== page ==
ClassicsWhy It Matters
Why It Matters

For generations, the study of Greek and Latin was used to train the elites of the Western World. Knowledge of classical culture, it was believed, produced more cultivated, creative individuals; Greece and Rome were seen as pinnacles of civilization, and the origins of Western superiority over the rest of the world.

Few today are willing to defend this elitist, sometimes racist, vision of the importance of Classics, and it is no longer considered essential education for politicians and professionals. Shouldn’t Classics then be obsolete?

Far from it. As Neville Morley shows, the ancients are as influential today as they ever have been, and we ignore them at our peril. Not only do they have much to teach us about the past, but they can offer important lessons for the complex cultural, social and political worlds we inhabit. Classics is the original interdisciplinary subject, offering students a distinctively open, creative and disputatious education. Classics no longer holds all the answers, but it is unusually receptive to new questions.

Introducing Polity’s <i>Why It Matters</i> series: In these short and lively books, world-leading thinkers make the case for the importance of their subjects and aim to inspire a new generation of students.

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  • March 2018
  • 140 pages
  • 138 x 216 mm / 5 x 9 in
Available Formats
  • Hardback $45.00
  • 9781509517923
  • Paperback $12.95
  • 9781509517930
  • Open eBook $12.95
  • 9781509517961
Table of Contents
1. What’s Wrong with Classics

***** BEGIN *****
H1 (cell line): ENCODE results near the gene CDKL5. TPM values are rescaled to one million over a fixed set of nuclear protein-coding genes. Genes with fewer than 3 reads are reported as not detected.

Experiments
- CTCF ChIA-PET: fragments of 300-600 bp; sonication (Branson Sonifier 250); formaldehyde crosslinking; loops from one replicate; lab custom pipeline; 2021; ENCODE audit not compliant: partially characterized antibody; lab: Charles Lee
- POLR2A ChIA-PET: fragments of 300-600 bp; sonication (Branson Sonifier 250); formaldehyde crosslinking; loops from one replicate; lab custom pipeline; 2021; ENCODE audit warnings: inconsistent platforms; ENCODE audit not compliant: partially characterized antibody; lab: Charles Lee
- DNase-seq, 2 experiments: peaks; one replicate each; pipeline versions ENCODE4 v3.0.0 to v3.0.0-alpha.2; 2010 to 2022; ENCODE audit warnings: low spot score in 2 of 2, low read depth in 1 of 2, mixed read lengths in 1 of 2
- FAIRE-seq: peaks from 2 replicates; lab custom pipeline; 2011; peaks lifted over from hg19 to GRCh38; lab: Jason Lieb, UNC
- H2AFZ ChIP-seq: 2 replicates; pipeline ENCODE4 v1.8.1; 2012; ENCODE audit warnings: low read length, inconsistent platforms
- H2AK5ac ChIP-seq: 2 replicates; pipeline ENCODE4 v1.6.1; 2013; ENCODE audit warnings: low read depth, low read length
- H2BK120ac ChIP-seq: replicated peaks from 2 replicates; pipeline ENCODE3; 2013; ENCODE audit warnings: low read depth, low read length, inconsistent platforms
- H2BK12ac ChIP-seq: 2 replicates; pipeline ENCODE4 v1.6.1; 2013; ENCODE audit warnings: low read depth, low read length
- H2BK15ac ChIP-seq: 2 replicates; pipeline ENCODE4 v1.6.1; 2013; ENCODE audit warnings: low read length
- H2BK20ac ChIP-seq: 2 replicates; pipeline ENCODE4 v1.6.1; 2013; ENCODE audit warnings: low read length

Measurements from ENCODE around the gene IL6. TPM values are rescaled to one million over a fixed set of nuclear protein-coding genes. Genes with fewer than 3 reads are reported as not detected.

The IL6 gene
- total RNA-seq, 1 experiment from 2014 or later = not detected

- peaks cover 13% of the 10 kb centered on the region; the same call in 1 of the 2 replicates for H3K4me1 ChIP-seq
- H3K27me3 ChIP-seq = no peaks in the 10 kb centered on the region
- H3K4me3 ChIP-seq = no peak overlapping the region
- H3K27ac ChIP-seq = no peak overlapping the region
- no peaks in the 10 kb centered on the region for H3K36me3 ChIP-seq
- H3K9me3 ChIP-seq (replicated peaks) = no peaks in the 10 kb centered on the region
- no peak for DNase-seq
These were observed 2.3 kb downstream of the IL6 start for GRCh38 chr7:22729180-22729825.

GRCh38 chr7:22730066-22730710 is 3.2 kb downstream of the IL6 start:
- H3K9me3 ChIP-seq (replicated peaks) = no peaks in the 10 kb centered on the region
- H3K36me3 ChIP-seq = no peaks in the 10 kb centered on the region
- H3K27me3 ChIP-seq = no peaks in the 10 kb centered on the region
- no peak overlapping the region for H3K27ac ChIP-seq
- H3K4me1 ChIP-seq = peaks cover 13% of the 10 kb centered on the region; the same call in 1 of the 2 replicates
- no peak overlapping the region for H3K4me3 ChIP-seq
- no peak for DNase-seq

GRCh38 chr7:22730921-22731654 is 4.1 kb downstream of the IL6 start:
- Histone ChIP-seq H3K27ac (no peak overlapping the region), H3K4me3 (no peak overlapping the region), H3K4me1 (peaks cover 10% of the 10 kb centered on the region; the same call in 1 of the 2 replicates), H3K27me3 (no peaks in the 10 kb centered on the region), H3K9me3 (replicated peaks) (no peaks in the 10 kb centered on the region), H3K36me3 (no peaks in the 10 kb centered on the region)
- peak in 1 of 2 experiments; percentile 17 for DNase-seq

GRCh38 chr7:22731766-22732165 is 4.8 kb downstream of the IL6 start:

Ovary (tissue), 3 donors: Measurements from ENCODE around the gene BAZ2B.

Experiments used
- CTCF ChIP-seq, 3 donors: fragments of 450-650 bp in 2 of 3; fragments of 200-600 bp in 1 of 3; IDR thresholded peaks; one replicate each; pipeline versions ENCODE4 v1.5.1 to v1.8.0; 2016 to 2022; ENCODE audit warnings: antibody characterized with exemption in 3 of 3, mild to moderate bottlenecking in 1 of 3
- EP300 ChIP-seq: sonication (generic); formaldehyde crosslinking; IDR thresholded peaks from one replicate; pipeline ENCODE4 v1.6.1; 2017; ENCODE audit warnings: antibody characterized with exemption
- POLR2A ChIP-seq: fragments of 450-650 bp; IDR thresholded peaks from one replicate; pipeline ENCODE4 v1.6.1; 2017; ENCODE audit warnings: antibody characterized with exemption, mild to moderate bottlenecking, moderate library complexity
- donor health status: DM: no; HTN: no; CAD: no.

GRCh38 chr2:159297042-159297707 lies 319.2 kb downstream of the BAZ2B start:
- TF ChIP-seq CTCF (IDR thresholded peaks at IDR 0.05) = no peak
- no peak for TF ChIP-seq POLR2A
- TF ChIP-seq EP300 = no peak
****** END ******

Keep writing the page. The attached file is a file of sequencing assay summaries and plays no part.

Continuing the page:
2. Charting the Past
3. Understanding the Present
4. Anticipating the Future?
References and Further Reading
About the Author
Neville Morley is Professor of Classics and Ancient History at the University of Exeter. He has written about many different aspects of the ancient world and its modern reception, including ancient trade, Roman imperialism, historical theory and the ideology of beekeeping, as well as blogging at and obsessively correcting erroneous Thucydides quotations on Twitter.
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"Professor Morley not only justifies his longstanding commitment to Classics but also provokes his readers to reflect upon its nature and significance. A brilliant success!"
Paul Cartledge, Clare College, Cambridge

"Morley shows how the ideas, arts, and interpretations of Greco-Roman culture have shaped the present, for both good and ill, and demonstrates how a new generation of scholars are revitalising the study of Classics."
Sarah Bond, University of Iowa

"We classicists, and others, will all be reading and discussing it, I think."
Mary Beard, The Times Literary Supplement

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